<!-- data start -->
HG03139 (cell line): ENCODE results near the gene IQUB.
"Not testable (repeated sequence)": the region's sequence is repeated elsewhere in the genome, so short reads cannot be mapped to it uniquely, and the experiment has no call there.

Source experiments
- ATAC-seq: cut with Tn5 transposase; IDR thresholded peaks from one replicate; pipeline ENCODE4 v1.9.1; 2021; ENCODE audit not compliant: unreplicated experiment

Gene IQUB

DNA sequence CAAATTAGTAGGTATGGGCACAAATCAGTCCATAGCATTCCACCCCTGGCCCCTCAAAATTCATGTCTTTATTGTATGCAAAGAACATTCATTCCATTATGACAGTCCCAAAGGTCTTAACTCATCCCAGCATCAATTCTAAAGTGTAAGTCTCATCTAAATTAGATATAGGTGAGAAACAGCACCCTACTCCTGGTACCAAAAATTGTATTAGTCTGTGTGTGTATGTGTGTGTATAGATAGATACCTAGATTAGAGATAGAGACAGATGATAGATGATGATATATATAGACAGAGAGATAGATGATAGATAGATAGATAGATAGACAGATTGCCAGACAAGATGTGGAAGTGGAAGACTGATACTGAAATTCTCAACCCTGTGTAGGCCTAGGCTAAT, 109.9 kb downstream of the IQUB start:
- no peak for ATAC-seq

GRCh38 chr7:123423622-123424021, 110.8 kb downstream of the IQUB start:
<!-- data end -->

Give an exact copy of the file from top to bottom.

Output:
HG03139 (cell line): ENCODE results near the gene IQUB.
"Not testable (repeated sequence)": the region's sequence is repeated elsewhere in the genome, so short reads cannot be mapped to it uniquely, and the experiment has no call there.

Source experiments
- ATAC-seq: cut with Tn5 transposase; IDR thresholded peaks from one replicate; pipeline ENCODE4 v1.9.1; 2021; ENCODE audit not compliant: unreplicated experiment

Gene IQUB

DNA sequence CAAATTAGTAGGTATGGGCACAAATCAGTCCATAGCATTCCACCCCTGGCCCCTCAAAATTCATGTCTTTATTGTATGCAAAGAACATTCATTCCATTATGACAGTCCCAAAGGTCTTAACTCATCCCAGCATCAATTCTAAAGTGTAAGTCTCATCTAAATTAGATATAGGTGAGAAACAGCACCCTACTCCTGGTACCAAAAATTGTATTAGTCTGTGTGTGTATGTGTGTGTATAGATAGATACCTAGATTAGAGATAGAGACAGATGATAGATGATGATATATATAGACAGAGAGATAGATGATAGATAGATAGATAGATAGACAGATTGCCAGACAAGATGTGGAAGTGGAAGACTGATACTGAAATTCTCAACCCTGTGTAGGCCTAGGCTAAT, 109.9 kb downstream of the IQUB start:
- no peak for ATAC-seq

GRCh38 chr7:123423622-123424021, 110.8 kb downstream of the IQUB start: